Now I had finally removed everything plugging my ears and my head, and I felt willing and able to listen to God.
” I know that after my departure savage wolves will come among you, and they will not spare the flock.”
Acts 20: 29
The recent movie, The Grey, tells the story of a group of men who survive a plane crash in Alaska and are left at the mercy of savage wolves. As they attempt to make their way out of the wilderness, they are separated from the group and killed, one by one, by a pack of wolves.
Images from the movie filled my head as I listened today to Paul’s farewell to the leaders in Ephesus. His words are a reminder that we are most vulnerable when we attempt to face our challenges alone. The good news is that while each one of us alone is weak, together we are strong.
This short clip from The Straight Story always reminds me to be grateful for God’s gift of family and friends. Our Christian pilgrimage is full of adventure, but it is also a journey filled with dangers best not to be met alone.
At today’s mass we heard the account of Paul’s preaching to the people of Athens about the unknown God. Paul cleverly used the Athenians’ catch all shrine to enlighten them with words about Jesus and his resurrection. As I have reflected on this account it strikes me that there will always be much more that [...]
During the homily at my ordination to the priesthood, Archbishop Kurtz mentioned that he had recently seen a bumper sticker that caused him to think of me. The sticker read, “You are a unique individual, just like everyone else.” He then went on to remind me that God had indeed given me unique gifts that [...]
“We can safeguard the Church, we can cure the Church, no? We do so with our work, but what’s most important is what the Lord does: He is the only One who can look into the face of evil and overcome it. The prince of the world comes but can do nothing against me: if [...]
We admitted we were powerless over alcohol—that our lives had become unmanageable. During my first weeks of high school, I learned along with the rest of my classmates that there was a long tradition of freshman hazing. It was nothing that left me with trauma. We all had to wear bibs, participate in tricycle races, [...]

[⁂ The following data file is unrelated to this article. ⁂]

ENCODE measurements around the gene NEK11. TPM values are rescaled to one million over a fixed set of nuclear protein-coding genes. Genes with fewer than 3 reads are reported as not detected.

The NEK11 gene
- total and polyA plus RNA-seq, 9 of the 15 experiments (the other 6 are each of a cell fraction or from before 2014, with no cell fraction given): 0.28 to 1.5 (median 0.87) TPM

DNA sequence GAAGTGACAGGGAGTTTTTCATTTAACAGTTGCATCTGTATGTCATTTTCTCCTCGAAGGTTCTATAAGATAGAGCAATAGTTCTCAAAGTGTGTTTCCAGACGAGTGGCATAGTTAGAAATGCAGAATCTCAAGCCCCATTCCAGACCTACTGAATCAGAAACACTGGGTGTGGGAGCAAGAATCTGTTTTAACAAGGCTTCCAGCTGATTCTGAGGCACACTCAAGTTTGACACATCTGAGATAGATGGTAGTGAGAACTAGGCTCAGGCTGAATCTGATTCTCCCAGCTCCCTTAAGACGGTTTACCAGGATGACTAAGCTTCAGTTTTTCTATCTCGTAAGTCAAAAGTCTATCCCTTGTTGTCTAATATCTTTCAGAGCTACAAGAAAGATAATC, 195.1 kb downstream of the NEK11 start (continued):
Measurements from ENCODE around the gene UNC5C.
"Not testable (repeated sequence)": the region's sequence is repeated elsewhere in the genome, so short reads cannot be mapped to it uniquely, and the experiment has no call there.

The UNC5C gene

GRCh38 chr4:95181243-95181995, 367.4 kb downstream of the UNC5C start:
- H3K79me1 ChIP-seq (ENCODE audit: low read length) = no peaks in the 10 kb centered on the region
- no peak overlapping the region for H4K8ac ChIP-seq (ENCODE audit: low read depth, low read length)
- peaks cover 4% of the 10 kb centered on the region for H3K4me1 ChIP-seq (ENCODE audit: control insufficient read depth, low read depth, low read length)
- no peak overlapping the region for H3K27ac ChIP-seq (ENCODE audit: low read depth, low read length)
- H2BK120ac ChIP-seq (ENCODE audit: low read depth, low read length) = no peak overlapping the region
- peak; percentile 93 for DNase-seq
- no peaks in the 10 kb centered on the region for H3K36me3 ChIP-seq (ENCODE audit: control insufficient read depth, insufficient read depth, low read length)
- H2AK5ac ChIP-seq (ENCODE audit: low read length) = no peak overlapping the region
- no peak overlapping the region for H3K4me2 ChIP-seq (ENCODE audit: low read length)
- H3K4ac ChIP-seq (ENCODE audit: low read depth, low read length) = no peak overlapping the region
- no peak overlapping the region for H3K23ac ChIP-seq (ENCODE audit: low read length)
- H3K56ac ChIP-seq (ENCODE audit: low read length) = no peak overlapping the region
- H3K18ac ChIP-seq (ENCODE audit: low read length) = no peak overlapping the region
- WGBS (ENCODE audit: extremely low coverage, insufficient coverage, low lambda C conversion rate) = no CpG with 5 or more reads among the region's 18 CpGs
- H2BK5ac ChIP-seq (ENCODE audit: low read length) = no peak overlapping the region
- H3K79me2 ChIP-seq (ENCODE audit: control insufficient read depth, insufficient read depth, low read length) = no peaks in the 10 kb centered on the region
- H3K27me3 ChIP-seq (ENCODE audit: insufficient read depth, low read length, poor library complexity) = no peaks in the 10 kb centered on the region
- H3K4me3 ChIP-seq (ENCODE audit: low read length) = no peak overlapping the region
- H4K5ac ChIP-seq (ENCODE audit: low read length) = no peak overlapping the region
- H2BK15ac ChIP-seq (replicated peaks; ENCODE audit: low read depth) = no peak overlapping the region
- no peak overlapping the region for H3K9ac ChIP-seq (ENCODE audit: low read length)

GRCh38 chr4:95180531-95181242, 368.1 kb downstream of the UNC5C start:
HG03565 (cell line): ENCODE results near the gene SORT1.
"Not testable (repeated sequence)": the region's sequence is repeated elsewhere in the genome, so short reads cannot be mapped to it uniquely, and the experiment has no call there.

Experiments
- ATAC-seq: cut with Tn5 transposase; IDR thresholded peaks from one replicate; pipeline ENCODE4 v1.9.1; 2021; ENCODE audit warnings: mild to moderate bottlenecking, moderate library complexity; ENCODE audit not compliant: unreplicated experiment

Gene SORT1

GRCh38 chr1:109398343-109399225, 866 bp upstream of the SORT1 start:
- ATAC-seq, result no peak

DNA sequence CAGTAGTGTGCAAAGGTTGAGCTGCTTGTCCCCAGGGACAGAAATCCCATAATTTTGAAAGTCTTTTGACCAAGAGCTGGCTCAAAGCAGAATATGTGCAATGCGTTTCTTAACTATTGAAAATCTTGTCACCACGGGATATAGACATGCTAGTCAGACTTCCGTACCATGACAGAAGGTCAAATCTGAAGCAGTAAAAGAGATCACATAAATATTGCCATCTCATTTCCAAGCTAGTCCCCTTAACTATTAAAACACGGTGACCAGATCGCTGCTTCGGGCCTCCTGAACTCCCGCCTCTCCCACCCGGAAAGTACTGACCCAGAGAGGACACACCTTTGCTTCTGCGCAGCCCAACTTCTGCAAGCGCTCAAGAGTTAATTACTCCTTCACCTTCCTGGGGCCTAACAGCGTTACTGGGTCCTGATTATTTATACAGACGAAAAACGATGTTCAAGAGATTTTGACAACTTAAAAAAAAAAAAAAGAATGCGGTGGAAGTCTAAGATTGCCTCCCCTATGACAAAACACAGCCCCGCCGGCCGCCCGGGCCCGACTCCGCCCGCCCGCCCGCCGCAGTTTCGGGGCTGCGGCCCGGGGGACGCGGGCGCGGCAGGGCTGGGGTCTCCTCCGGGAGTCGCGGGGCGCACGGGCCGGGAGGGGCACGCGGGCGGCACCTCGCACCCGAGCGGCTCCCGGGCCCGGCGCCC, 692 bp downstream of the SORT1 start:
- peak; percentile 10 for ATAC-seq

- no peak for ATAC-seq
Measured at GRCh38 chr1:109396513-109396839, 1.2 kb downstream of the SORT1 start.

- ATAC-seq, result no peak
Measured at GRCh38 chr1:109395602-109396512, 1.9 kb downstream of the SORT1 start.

Jesus said to his disciples: “Do not let your hearts be troubled. You have faith in God; have faith also in me. In my Father’s house there are many dwelling places. If there were not, would I have told you that I am going to prepare a place for you? And if I go and prepare a place for [...]
This past weekend I announced to my parish that I will be taking some time to address a personal struggle with an alcohol addiction. As a result, I will also be taking a break from regular blogging in order to focus more fully on my own health, both physically and spiritually. I ask that you [...]
“A life is not important except in the impact it has on other lives” -Jackie Robinson Several of my summers as a college student were spent working for a program run by Johns Hopkins University called CTY. CTY is short for Center for Talented Youth. Those of us who worked there playfully called it “geek [...]
Today Pope Francis reminded us of the destructive and divisive power of gossip. Gossip is a great temptation to all of us and is deceptive in the way it does damage to others, both those who are the object of the gossip and those engaged in it themselves. “When we prefer to gossip, gossip about [...]
Recently I learned that I am in my last months as pastor at St. Thomas the Apostle and that I will soon be on my way back to Johnson City, Tennessee to serve as the campus minister at East Tennessee State University. And so it is that I find myself once again in this strange [...]